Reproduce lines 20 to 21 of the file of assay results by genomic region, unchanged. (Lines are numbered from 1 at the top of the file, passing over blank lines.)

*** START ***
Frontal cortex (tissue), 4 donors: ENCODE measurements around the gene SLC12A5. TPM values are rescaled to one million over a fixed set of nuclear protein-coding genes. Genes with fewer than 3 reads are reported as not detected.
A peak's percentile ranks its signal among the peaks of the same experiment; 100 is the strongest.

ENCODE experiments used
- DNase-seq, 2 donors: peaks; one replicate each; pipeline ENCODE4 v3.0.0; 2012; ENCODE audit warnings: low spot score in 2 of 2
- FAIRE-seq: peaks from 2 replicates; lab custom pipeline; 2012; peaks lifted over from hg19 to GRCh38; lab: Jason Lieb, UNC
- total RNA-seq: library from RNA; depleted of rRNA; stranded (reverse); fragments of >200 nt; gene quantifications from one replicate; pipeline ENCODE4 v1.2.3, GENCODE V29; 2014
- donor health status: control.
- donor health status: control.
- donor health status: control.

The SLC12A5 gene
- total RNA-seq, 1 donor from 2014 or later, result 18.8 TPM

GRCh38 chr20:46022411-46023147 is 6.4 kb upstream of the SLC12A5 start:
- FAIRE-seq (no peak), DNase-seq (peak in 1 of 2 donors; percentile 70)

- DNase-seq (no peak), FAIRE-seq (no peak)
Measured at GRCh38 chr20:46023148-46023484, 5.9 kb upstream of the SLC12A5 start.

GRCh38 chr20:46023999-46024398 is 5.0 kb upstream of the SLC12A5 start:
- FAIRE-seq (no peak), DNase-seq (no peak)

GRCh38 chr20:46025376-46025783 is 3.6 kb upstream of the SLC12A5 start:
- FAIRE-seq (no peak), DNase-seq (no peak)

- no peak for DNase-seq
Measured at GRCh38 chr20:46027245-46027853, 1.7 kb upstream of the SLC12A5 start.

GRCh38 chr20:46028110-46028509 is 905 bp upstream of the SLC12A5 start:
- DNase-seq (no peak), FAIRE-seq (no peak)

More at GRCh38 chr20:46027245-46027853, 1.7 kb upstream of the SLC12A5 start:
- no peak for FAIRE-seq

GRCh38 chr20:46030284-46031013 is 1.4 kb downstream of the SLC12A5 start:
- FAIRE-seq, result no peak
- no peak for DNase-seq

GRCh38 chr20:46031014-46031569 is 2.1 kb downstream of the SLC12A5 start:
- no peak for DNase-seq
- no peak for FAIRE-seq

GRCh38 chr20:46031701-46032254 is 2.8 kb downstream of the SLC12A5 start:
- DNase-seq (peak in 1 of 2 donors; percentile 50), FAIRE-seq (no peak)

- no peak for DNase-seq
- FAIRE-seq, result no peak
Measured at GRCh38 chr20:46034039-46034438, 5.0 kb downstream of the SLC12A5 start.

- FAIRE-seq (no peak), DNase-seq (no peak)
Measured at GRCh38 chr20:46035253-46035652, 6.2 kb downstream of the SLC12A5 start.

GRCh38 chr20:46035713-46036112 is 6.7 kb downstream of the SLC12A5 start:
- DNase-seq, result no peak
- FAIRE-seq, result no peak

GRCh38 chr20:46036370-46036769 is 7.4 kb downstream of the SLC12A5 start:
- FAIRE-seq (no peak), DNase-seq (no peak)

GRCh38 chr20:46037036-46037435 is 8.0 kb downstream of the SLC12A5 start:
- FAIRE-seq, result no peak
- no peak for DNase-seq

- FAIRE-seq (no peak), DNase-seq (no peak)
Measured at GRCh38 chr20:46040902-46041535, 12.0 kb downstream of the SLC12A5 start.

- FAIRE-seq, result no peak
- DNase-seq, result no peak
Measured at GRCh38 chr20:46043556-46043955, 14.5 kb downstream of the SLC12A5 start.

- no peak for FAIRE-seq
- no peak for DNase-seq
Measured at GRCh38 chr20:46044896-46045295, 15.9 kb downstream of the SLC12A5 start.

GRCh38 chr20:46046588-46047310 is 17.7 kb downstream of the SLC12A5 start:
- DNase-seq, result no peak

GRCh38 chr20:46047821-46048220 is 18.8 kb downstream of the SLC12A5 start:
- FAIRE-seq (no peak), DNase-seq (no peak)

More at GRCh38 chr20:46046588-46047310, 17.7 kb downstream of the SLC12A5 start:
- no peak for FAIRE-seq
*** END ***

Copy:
- no peak for DNase-seq
Measured at GRCh38 chr20:46027245-46027853, 1.7 kb upstream of the SLC12A5 start.